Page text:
Pamela: As a musician, are there benefits to not restricting yourself to solely emanating the key elements of a specific subgenre?

Wrath: We don't think in those terms when we write our music. We know the path without having to watch where we walk.

Pamela: As a metal listener, how open are you to other subgenres?

Wrath: In terms of metal I like black, death, and old speed metal predominantly. I am not into any "life metal" bands who preach a lot of weepy politics or egalitarianism, though. The weekenders can keep it and feel better about themselves for listening to "nice" music.

Pamela: Is there any music that Averse Sefira fans would be surprised to find out you listen to?

Wrath: People are sometimes shocked to know we are huge Misfits fans (the Danzig fronted outfit, that is), which is bizarre to me since that isn't totally far a field from metal in general. Sanguine listens to a ton of different things, though nothing conventional. He does have a talent of finding noisy and annoying bands, though. He is a big fan of Furze.

Pamela: What are the advantages of being open to a variety of music?

Wrath: Sometimes you can learn things from it. Tore Stjerna, who produced our last two albums, listens to all kinds of things including mainstream pop stuff and he often studies their techniques to get new ideas for his own productions. He has lauded many an unlikely album as great in that regard, but we just take his word for it.

Pamela: What kinds of things do you do to keep the band's sound evolving without alienating your current fans, whilst keeping it interesting and challenging to yourselves as musicians?

Wrath: We simply write what AVRS demands. We do not concern ourselves with what our fans want; they will rise to meet us. We are also not inclined to make any radical departures but instead we wish to fully explore the sound we have developed for ourselves.

Pamela: What disgruntles you about the state of black metal these days?

Wrath: The fact that the bands that sell the best are made up of members who like action figures is annoying, but not surprising. Despite all the controversy and discussion over the last decade, so few people understand the nature of black metal as an ethos or an artistic monument.

Pamela: How about metal in general?

Wrath: We need less bands and more fans.

Pamela: You played to fans - and made some new ones - at an exclusive engagement in Calgary, Alberta Canada with Watain on March 22. How did this come about?

Wrath: We were offered another opportunity to perform with Watain and an obscene amount of money, so of course we said yes.

Pamela: Do you find you get a lot of these invitations?

Wrath: We always have, but the difference now is that more serious promoters who will actually go through with the offers contact us more.

Pamela: What are the advantages of these kinds of shows?

Wrath: They preclude having to tour to reach an audience removed from the band. I will say in general that exclusive engagements, particularly ones requiring air travel, are extremely exhausting. They are abrupt and demanding in that it is harder to mentally prepare for it, unlike a tour where we establish a rhythm. Also, we don't have full access to our normal gear, so it is always unpredictable in that fashion.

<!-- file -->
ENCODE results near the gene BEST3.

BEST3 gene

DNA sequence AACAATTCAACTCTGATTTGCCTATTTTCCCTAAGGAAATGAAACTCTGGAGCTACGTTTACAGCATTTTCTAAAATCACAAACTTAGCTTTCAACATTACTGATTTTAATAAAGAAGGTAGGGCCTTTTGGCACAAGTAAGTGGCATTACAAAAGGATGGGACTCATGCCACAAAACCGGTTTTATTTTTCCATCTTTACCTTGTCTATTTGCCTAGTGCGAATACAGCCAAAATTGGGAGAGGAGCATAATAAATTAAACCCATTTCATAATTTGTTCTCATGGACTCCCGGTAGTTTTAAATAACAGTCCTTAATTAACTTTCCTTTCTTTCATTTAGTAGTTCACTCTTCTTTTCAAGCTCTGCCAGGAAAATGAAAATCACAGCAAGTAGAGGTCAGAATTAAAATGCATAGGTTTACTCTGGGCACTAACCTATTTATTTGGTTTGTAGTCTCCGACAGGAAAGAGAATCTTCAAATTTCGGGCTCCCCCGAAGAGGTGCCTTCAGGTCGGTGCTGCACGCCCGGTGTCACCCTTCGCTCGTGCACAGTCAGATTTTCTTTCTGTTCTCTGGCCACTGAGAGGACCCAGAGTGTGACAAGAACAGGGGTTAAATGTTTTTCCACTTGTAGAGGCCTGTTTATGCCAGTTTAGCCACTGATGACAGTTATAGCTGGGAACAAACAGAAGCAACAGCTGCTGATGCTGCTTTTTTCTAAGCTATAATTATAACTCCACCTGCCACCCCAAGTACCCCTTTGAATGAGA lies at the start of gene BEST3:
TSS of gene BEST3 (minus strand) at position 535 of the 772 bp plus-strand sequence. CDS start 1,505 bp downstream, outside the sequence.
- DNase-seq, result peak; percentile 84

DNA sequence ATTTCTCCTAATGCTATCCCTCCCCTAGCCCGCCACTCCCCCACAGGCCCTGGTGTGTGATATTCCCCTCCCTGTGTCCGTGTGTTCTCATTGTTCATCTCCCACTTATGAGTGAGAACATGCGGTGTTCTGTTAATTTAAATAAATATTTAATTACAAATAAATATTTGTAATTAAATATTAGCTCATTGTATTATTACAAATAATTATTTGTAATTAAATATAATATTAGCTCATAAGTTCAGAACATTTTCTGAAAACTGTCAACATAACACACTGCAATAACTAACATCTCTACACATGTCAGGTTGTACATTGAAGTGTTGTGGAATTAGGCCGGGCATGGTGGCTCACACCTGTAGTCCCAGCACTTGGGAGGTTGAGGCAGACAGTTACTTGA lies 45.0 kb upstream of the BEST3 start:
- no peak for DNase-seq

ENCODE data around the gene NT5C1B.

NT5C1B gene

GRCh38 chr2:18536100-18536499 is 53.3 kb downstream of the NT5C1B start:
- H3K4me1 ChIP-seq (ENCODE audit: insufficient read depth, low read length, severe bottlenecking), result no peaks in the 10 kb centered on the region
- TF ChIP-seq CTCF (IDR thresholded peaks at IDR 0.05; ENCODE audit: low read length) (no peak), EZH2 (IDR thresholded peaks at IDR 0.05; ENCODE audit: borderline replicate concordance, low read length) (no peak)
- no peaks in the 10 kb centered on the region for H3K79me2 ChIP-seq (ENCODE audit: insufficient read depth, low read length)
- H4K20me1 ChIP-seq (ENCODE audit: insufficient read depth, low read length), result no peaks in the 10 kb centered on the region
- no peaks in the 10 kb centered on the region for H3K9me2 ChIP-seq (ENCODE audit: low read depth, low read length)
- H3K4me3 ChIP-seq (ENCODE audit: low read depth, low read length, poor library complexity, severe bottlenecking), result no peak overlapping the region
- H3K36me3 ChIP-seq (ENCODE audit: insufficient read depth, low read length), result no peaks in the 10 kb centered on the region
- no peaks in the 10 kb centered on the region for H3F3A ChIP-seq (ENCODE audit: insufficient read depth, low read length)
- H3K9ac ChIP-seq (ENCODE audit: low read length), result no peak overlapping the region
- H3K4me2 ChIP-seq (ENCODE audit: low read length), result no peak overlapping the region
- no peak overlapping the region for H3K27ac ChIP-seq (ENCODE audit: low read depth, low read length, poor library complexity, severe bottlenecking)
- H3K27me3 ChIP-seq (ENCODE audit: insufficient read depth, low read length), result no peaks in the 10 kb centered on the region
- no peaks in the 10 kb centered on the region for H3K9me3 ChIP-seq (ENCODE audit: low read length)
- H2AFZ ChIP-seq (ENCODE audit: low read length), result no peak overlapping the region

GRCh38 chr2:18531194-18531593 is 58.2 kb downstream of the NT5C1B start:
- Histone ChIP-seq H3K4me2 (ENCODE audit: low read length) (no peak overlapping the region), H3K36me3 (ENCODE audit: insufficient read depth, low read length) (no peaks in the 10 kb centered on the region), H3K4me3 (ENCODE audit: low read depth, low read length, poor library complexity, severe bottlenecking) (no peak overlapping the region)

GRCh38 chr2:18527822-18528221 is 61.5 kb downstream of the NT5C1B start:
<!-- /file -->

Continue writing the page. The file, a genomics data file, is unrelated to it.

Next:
Pamela: Some bands find that they have to tour more often because the state of the recording industry and illegal downloading has forced them to go on the road more and play with bands from other subgenres in order to gain new fans, as well as keep the attention of older ones. Do you find this is the case with Averse Sefira?

Wrath: Not in the least. We still hear from fans who have followed us since the beginning, and generally any new fans are people who were meant to get it from the start. We do not have to compromise or pander to reach anyone, and we will never resort to that. As for illegal downloading, I know this is heresy in some ways but the whole mp3 thing was actually a boon to us because it allowed people to find out about us before we had albums that were easy to acquire. So it does serve its purposes. I'd still rather people buy them now that they are readily available. We don't go to all the trouble with our art direction for nothing.

Pamela: You've said in previous interviews that having a more involved stage production is something you would like to see for Averse Sefira. Can you describe your stage show - how it is normally - and what you've been doing lately, if anything, to fire it up a bit?

Wrath: For now it is very stripped down. We have been openers on some tour packages and to keep our overhead low we declined to bring any stage props. This will change presently, but I will not give details. You'll see it at the show.

Pamela: After 12 years as a band, what have you learned about writing, recording, touring, and being a musician in general?

Wrath: That success comes to those with at least a modecum of talent who have a burning desire to work for it.

Pamela: What's next for the band?

Wrath: Touring, writing, flying, and killing.